Acclaimed Author bell hooks Dies At 69

Acclaimed Author bell hooks Dies

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bell hooks, a Hopkinsville native who went on to an international career as a hugely influential author, critic, feminist and public intellectual, died on Dec. 15 at her home in Berea. She was 69.

She had been ill and was surrounded by friends and family when she passed, according to a press release from her niece, Ebony Motley.

Gloria Jean Watkins was born on Sept. 25, 1952 in Hopkinsville, Ky. to Veodis and Rosa Bell Watkins, the fourth of seven siblings. She attended segregated schools in Christian County, then went on to Stanford University in California, then earned a master’s in English at the University of Wisconsin and a doctorate in literature at the University of California at Santa Cruz. She adopted her great-grandmother’s name as her pen name in lower case letters, she told interviewers, in order to emphasize the “substance of books, not who I am.”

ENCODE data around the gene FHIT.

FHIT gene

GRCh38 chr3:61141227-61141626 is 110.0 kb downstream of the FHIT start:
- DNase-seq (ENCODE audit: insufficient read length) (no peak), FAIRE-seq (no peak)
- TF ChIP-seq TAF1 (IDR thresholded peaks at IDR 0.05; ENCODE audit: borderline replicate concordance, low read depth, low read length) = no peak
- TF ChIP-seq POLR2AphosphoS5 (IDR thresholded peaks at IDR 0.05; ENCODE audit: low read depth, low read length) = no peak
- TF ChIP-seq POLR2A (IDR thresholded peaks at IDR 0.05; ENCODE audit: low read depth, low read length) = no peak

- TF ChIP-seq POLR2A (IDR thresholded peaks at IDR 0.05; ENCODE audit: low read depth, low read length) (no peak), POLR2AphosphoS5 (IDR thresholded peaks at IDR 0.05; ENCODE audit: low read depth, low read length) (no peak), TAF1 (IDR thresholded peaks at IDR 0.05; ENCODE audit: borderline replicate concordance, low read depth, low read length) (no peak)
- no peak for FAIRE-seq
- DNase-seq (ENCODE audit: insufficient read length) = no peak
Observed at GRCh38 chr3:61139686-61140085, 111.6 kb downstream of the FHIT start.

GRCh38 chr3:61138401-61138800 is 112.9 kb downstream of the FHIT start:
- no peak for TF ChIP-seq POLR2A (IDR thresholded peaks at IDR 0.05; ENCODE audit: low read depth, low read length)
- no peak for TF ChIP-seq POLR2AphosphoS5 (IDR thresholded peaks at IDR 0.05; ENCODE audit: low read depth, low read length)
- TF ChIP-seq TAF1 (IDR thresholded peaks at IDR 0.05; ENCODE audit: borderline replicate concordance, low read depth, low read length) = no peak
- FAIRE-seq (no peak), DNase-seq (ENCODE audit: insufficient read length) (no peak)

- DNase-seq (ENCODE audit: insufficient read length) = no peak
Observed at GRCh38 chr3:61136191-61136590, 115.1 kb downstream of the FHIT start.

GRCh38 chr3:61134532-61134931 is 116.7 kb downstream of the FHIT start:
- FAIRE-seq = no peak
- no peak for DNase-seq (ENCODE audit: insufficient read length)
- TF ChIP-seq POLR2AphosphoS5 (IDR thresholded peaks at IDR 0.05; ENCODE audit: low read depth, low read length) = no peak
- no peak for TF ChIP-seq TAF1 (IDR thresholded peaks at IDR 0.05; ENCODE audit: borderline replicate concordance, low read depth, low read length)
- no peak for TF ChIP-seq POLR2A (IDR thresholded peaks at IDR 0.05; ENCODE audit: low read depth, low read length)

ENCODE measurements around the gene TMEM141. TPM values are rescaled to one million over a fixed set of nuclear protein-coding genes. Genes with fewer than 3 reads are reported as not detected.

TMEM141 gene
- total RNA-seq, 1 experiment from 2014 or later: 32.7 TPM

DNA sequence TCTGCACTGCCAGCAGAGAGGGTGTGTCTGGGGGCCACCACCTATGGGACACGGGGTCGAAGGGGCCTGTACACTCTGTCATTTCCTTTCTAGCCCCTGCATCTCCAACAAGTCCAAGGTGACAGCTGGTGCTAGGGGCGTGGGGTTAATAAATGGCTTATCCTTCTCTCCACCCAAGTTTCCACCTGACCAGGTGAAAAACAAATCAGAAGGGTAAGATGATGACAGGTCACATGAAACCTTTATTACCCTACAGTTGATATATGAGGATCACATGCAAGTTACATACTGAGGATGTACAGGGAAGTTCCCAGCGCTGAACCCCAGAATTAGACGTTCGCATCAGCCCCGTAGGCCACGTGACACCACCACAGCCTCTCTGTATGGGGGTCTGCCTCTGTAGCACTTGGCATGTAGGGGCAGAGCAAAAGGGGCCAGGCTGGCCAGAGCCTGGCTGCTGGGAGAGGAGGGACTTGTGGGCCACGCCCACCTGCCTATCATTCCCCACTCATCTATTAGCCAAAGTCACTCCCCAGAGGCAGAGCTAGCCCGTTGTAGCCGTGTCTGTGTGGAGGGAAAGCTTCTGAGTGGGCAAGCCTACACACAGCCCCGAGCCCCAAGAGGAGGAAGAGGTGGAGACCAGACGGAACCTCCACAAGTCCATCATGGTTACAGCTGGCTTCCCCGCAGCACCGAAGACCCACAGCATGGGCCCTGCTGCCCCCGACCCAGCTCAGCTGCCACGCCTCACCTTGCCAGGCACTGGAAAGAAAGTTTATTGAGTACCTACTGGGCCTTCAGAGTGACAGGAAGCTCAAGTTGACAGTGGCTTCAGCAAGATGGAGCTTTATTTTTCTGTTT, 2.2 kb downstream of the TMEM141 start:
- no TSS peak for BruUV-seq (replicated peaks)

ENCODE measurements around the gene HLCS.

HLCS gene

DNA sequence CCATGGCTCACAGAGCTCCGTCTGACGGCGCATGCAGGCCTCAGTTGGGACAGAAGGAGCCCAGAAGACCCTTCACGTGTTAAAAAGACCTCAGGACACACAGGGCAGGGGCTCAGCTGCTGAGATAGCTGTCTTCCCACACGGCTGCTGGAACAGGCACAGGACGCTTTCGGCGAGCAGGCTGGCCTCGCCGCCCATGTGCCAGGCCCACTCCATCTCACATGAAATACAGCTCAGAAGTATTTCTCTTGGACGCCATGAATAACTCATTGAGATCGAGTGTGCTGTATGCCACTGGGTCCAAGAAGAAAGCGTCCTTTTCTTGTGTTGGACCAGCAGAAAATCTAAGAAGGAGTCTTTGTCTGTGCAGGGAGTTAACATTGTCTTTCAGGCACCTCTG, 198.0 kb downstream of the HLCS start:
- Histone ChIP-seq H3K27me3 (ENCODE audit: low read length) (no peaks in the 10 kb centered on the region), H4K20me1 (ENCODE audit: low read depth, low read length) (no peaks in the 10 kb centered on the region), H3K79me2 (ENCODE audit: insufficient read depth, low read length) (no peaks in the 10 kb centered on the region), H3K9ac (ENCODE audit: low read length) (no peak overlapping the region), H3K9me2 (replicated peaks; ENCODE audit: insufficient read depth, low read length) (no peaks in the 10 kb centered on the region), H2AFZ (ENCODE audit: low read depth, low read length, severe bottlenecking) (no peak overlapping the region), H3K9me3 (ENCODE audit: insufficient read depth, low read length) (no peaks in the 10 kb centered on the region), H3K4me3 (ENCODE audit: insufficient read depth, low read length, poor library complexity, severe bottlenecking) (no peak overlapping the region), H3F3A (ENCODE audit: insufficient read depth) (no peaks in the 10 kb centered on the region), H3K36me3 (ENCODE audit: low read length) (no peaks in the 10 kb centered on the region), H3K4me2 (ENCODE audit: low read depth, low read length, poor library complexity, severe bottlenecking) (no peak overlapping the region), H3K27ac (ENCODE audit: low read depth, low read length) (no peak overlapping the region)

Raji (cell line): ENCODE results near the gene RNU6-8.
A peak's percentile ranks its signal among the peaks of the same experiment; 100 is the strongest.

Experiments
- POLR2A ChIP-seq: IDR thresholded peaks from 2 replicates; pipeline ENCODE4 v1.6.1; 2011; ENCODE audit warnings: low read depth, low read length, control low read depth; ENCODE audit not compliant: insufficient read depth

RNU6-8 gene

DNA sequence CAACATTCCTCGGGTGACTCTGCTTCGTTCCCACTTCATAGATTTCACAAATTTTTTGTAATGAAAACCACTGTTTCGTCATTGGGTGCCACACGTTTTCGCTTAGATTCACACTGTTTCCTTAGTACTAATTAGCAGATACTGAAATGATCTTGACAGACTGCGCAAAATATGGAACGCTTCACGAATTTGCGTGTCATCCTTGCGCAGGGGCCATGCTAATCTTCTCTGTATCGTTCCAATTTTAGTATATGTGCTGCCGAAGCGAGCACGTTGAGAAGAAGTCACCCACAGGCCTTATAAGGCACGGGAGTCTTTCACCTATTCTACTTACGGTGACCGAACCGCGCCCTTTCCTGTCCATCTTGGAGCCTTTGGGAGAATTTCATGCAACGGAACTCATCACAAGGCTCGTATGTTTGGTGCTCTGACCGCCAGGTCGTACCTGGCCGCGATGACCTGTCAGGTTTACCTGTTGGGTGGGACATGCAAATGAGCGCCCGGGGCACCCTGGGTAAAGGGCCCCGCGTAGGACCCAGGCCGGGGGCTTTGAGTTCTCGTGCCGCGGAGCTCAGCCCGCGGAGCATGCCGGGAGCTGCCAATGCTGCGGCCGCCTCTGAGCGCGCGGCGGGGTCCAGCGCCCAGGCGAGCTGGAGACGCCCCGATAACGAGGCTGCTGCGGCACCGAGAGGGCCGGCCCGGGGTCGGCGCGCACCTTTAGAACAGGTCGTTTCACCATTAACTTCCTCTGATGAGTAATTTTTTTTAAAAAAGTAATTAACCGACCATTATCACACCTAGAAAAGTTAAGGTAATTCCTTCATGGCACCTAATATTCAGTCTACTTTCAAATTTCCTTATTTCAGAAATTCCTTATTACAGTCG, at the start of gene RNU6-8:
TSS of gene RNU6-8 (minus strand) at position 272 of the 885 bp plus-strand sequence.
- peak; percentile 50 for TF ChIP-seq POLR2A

She published her first book, “Ain’t I a Woman? Black Women and Feminism” in 1981. Her literary career continued with more than 40 books of including essays, poetry and children’s books. Her topics include feminism, racism, culture, politics, gender roles, love, and spirituality.

In 2004, she returned to Kentucky to teach at Berea College. Another book, “Belonging: A Culture of Place,” discussed her move back.

In 2010, the school opened the bell hooks Institute at Berea College. The institute houses her collection of contemporary African-American art, personal artifacts and copies of her books published in other languages. Read more.

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